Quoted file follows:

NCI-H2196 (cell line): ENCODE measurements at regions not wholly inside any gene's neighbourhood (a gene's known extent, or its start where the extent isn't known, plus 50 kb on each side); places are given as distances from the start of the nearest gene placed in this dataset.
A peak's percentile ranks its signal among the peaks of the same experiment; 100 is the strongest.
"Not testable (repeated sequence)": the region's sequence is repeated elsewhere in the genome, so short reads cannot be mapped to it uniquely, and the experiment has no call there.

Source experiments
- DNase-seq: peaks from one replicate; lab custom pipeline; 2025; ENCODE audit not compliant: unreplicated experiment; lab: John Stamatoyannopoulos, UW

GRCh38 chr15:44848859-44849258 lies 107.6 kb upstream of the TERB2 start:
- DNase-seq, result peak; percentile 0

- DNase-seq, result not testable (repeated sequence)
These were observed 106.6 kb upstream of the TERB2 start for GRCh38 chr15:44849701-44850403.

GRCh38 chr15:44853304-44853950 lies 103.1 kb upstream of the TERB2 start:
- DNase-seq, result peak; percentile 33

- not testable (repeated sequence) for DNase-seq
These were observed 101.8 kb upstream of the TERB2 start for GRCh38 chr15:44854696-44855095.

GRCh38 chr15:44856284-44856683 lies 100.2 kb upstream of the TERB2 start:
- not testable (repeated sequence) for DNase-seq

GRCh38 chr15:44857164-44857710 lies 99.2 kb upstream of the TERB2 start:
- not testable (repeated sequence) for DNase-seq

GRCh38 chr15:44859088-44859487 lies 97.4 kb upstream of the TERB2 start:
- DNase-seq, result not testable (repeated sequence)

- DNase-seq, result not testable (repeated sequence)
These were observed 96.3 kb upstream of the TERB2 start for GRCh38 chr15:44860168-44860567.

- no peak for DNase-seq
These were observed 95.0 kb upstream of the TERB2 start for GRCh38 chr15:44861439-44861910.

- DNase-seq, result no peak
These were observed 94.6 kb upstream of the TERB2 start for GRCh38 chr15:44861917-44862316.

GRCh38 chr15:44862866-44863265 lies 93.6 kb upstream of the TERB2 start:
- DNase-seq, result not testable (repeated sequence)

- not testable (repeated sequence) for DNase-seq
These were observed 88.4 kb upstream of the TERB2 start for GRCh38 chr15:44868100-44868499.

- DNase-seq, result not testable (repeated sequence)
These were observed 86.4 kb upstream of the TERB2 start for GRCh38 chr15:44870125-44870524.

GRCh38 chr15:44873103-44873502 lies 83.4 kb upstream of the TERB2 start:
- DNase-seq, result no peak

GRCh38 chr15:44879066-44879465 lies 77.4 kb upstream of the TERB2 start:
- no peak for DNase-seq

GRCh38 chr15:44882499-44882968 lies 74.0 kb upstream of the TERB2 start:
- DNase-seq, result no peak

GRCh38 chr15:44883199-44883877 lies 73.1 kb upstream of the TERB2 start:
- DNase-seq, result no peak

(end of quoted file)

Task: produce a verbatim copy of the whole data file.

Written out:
NCI-H2196 (cell line): ENCODE measurements at regions not wholly inside any gene's neighbourhood (a gene's known extent, or its start where the extent isn't known, plus 50 kb on each side); places are given as distances from the start of the nearest gene placed in this dataset.
A peak's percentile ranks its signal among the peaks of the same experiment; 100 is the strongest.
"Not testable (repeated sequence)": the region's sequence is repeated elsewhere in the genome, so short reads cannot be mapped to it uniquely, and the experiment has no call there.

Source experiments
- DNase-seq: peaks from one replicate; lab custom pipeline; 2025; ENCODE audit not compliant: unreplicated experiment; lab: John Stamatoyannopoulos, UW

GRCh38 chr15:44848859-44849258 lies 107.6 kb upstream of the TERB2 start:
- DNase-seq, result peak; percentile 0

- DNase-seq, result not testable (repeated sequence)
These were observed 106.6 kb upstream of the TERB2 start for GRCh38 chr15:44849701-44850403.

GRCh38 chr15:44853304-44853950 lies 103.1 kb upstream of the TERB2 start:
- DNase-seq, result peak; percentile 33

- not testable (repeated sequence) for DNase-seq
These were observed 101.8 kb upstream of the TERB2 start for GRCh38 chr15:44854696-44855095.

GRCh38 chr15:44856284-44856683 lies 100.2 kb upstream of the TERB2 start:
- not testable (repeated sequence) for DNase-seq

GRCh38 chr15:44857164-44857710 lies 99.2 kb upstream of the TERB2 start:
- not testable (repeated sequence) for DNase-seq

GRCh38 chr15:44859088-44859487 lies 97.4 kb upstream of the TERB2 start:
- DNase-seq, result not testable (repeated sequence)

- DNase-seq, result not testable (repeated sequence)
These were observed 96.3 kb upstream of the TERB2 start for GRCh38 chr15:44860168-44860567.

- no peak for DNase-seq
These were observed 95.0 kb upstream of the TERB2 start for GRCh38 chr15:44861439-44861910.

- DNase-seq, result no peak
These were observed 94.6 kb upstream of the TERB2 start for GRCh38 chr15:44861917-44862316.

GRCh38 chr15:44862866-44863265 lies 93.6 kb upstream of the TERB2 start:
- DNase-seq, result not testable (repeated sequence)

- not testable (repeated sequence) for DNase-seq
These were observed 88.4 kb upstream of the TERB2 start for GRCh38 chr15:44868100-44868499.

- DNase-seq, result not testable (repeated sequence)
These were observed 86.4 kb upstream of the TERB2 start for GRCh38 chr15:44870125-44870524.

GRCh38 chr15:44873103-44873502 lies 83.4 kb upstream of the TERB2 start:
- DNase-seq, result no peak

GRCh38 chr15:44879066-44879465 lies 77.4 kb upstream of the TERB2 start:
- no peak for DNase-seq

GRCh38 chr15:44882499-44882968 lies 74.0 kb upstream of the TERB2 start:
- DNase-seq, result no peak

GRCh38 chr15:44883199-44883877 lies 73.1 kb upstream of the TERB2 start:
- DNase-seq, result no peak